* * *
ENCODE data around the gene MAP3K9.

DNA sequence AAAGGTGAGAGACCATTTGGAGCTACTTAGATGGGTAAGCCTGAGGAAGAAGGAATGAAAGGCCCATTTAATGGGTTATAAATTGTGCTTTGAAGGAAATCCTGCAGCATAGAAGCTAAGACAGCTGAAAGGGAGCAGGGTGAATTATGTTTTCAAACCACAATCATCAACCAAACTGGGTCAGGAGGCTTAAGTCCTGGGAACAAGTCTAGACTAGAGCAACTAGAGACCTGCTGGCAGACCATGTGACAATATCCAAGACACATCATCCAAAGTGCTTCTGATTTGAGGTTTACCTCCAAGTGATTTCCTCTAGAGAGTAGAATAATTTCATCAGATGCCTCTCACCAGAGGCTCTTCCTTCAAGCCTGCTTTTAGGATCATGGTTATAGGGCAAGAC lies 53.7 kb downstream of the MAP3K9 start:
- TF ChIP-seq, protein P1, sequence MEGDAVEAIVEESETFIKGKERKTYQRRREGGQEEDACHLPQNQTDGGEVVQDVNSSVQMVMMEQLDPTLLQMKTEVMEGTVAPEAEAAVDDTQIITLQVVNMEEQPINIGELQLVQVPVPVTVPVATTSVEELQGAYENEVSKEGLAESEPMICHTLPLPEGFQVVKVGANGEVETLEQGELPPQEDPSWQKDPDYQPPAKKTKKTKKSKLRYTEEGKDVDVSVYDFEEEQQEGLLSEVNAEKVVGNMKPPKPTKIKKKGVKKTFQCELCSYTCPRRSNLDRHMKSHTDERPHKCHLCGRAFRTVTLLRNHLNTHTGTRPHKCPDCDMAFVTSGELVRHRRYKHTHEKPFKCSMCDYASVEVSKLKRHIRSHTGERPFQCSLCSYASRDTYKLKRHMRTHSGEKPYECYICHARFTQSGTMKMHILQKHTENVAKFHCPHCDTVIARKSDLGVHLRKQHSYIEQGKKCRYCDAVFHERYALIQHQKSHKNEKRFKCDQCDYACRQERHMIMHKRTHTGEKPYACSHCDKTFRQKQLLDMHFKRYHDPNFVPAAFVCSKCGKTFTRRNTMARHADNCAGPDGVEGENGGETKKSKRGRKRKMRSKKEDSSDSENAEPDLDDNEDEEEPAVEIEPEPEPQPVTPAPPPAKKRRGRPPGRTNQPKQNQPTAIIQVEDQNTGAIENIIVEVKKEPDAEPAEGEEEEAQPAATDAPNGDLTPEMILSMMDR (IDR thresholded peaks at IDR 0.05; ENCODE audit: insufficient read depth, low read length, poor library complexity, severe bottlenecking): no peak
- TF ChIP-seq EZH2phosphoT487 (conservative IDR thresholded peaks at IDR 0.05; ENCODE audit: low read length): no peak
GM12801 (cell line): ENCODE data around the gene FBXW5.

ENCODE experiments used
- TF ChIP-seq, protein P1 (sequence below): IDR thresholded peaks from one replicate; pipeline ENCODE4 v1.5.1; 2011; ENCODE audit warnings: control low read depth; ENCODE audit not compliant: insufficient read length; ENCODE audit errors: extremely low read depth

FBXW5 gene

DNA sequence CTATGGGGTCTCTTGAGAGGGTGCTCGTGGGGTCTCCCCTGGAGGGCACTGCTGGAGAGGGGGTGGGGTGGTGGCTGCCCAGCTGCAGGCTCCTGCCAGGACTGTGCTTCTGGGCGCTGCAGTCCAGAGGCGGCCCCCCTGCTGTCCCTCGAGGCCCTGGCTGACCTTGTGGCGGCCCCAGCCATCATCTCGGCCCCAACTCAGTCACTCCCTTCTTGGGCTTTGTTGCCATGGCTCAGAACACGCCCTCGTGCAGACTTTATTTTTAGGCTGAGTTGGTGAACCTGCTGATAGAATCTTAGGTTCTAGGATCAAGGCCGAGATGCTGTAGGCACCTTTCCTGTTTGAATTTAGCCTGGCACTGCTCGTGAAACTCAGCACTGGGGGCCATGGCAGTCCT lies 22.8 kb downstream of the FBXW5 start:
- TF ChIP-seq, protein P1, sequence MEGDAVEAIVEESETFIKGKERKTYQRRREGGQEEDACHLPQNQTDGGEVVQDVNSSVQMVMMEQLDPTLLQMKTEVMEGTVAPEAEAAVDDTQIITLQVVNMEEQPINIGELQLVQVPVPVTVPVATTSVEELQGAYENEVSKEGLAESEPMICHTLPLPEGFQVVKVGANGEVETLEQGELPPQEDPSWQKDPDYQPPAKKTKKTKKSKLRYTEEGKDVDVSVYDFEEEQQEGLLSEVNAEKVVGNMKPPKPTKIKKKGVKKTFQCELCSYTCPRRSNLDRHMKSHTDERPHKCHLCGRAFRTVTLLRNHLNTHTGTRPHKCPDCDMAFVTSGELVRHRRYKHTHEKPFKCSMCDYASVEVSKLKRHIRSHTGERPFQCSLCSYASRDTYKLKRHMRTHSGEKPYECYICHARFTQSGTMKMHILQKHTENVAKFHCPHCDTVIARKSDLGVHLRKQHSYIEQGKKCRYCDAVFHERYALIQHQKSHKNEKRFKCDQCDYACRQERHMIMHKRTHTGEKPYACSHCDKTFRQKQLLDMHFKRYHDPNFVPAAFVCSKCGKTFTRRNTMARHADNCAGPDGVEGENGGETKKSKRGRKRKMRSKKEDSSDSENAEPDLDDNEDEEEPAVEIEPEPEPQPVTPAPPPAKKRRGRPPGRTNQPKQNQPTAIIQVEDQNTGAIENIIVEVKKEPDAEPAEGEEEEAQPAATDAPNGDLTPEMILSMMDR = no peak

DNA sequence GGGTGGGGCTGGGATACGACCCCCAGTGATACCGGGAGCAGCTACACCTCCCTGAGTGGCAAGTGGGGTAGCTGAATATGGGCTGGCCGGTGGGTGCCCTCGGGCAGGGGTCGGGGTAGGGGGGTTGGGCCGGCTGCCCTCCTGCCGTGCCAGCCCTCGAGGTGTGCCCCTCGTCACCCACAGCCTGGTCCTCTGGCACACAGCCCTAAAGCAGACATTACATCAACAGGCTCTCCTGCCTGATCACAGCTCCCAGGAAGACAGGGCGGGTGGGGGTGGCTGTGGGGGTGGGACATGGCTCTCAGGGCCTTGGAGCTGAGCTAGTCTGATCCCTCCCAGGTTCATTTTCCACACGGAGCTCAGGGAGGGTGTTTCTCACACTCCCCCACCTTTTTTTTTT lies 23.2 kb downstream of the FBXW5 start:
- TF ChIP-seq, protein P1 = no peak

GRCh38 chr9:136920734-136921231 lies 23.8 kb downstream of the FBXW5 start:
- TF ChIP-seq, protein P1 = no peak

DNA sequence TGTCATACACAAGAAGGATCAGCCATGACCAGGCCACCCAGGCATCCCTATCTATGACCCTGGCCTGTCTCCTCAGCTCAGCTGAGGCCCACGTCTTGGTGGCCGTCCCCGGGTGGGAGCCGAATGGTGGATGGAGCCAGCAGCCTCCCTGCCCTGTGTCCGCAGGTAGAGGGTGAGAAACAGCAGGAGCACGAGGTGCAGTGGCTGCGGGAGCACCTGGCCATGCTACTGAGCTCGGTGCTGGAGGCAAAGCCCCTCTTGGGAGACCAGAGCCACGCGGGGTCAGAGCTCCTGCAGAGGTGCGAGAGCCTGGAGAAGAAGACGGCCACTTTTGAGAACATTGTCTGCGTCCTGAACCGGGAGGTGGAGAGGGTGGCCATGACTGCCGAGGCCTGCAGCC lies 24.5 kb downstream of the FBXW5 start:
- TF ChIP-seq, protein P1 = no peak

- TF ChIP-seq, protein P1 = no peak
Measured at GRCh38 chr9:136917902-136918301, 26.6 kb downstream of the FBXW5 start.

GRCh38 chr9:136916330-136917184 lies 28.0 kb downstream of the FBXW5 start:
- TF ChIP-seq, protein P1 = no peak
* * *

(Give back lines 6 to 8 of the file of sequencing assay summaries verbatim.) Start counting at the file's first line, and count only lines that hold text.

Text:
ENCODE experiments used
- TF ChIP-seq, protein P1 (sequence below): IDR thresholded peaks from one replicate; pipeline ENCODE4 v1.5.1; 2011; ENCODE audit warnings: control low read depth; ENCODE audit not compliant: insufficient read length; ENCODE audit errors: extremely low read depth

FBXW5 gene